By Devanesan Evanson
A CONTROLLING shareholder or parties acting in concert who have controlling shareholding (above 50%) can remove the external auditor at their whims and fancies as all that is required is a simple majority.
If they also sit on the board as EC/MD or EDs, there is a greater potential for conflict of interest as, being part of management, it would be their responsibility to ensure proper running of the business and to present true and fair financial statements.
This is when there will be a greater potential for issues to come to an impasse between executive shareholder directors and auditors.
A simple example will be a major shareholder (above 50%) who is also the EC of the PLC – the controlling shareholder can, at his own volition, remove the external auditor by outvoting all the other shareholders.
A quick check will indicate that there are PLCs which have such controlling shareholders.
So, has the time arrived for us to implement two-tier voting when it comes to the removal of external auditors?
Two-tier voting is not new to the corporate governance landscape. Under the revised Malaysian Code on Corporate Governance 2021, companies are encouraged to adopt two-tier voting to retain independent directors who have served more than nine years and who wish to continue their tenure as independent directors.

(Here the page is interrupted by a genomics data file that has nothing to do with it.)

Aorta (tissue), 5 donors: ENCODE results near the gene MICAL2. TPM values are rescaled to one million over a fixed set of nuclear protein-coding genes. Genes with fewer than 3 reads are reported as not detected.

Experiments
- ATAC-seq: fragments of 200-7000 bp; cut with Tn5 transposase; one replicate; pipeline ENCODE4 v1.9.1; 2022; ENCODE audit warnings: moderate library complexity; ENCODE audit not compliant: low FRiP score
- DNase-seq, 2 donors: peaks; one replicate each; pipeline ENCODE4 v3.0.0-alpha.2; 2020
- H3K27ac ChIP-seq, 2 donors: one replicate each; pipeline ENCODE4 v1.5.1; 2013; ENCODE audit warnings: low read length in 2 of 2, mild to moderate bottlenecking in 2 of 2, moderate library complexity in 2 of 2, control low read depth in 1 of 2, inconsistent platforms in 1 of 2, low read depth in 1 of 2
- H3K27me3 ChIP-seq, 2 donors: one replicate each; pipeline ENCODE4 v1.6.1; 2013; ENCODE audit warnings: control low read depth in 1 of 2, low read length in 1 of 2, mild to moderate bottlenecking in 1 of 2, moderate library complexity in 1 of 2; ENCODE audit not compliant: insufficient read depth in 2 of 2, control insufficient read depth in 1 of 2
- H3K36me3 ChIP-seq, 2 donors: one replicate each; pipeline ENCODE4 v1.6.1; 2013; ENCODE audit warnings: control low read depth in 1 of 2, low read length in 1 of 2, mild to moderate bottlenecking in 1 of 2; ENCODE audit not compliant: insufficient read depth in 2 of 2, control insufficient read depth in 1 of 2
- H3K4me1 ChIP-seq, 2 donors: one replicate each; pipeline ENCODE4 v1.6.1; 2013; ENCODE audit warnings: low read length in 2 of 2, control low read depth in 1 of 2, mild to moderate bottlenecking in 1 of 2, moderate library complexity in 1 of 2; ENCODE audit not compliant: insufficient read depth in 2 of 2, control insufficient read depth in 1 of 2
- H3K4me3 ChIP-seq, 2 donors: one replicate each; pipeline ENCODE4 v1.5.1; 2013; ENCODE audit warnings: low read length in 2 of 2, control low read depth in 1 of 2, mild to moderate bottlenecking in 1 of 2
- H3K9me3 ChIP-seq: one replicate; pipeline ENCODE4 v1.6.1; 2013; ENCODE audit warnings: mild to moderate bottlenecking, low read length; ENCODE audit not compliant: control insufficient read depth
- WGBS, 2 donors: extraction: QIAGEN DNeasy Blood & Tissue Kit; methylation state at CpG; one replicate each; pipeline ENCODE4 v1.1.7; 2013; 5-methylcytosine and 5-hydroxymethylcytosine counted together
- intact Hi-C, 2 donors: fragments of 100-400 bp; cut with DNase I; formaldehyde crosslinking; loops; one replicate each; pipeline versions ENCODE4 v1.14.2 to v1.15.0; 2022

External auditors are an important cornerstone of CG as they are appointed by shareholders to report to shareholders.
As such, greater protection should be offered to this important cornerstone of the quadrangular pillars that support good CG – the others being board, management and internal audit.
The two-tier approach empowers minority shareholders to play an effective role in promoting and upholding shareholder activism when it comes to deciding on the removal of external auditors. – June 7, 2021
Devanesan Evanson is the CEO of the Minority Shareholders Watch Group (MSWG).
The views expressed are solely of the author and do not necessarily reflect those of Focus Malaysia.